Heard on the Street column, but that segment has expanded with the

internet.



Now, in addition to business gossip reporters such as the New York

Post's Chris Nolan, there are websites such as FuckedCompany.com and

Fatbabies.



com. Sites such as these are usually run by only a handful of people who

lack both the resources and the inclination to check out each and every

anonymous tip that's sent in. The same goes for political gossip, where

a site such as The Drudge Report continues to have a following, despite

some egregious errors that have resulted in libel action.



"(The sources) are often people with access to information - but not

necessarily the whole story. They are posting what they hear in the

restroom or the hallways," notes Bill Linn, president of Linn PR. The

problem, Linn says, is that a client has little control over what's

being said about them or its impact. "I have clients that are publicly

traded who are telling me this analyst just read something about them on

Fatbabies," he says.



As tempting as it can be to try to contact the offending site and set

the record straight, most PR professionals say the best course of action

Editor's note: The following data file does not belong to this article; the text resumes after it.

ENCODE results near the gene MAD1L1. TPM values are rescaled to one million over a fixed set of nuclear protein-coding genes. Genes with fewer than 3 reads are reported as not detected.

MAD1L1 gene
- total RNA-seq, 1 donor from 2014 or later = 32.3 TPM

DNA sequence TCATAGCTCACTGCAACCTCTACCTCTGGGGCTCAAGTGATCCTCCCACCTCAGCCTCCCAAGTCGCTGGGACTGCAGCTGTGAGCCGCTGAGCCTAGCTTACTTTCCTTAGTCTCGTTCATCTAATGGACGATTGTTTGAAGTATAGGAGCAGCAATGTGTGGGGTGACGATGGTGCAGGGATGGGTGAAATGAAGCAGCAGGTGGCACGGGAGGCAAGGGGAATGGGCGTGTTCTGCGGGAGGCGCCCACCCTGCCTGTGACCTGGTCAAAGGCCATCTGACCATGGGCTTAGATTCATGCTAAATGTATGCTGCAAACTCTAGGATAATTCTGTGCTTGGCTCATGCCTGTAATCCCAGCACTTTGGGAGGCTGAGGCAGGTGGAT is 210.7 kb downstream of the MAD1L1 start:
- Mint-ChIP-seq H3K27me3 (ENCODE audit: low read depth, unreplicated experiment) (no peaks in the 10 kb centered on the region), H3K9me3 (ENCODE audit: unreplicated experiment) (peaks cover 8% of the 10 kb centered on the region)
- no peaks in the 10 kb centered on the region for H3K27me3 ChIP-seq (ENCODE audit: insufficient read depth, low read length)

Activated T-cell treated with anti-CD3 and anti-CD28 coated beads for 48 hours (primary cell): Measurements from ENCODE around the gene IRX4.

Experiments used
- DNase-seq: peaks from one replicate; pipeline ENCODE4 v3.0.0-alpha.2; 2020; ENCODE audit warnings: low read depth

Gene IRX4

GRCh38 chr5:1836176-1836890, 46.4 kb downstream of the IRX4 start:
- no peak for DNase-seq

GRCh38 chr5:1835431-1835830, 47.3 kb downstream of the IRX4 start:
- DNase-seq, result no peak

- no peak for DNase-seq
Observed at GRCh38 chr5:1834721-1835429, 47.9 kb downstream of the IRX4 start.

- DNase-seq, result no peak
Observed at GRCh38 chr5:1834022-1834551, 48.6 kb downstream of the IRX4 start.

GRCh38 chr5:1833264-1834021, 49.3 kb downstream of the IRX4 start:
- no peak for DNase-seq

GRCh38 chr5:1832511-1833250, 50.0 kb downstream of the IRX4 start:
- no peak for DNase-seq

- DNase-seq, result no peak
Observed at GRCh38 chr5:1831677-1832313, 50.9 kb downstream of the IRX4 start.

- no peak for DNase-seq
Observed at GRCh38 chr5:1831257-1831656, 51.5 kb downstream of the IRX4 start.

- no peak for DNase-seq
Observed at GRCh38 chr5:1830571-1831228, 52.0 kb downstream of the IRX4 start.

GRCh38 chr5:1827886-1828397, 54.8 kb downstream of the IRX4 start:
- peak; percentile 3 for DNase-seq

is to simply monitor what's being said. "We absolutely, in all cases,

advise our clients not to respond," Linn says. "The way to give the site

credibility is to respond to it."



WHERE TO GO

NEWSPAPERS: USA Today; New York Post; New York Daily News; The Boston

Globe; Boston Herald; Atlanta Journal-Constitution; Los Angeles Times;

San Francisco Chronicle; The Wall Street Journal

MAGAZINES: People; Star!; Entertainment Weekly; The National Enquirer;

Vanity Fair; Interview; Premiere; Time; Newsweek; New York; Los Angeles;

TV Guide; Hollywood Reporter; Variety; Jezebel

TV & RADIO: Larry King Live; Extra; Entertainment Tonight; Access

Hollywood; E! Entertainment Network; CNN Entertainment News

INTERNET: IMDB.com; CNN.com; MSNBC.com; Jim Romenesko's Mediagossip.com

(at poynter.org/ medianews); FuckedCompany.com; Fatbabies.com;

Inside.com; The Drudge Report; Ted Casablanca's The Awful Truth (at

eonline.com/gossip)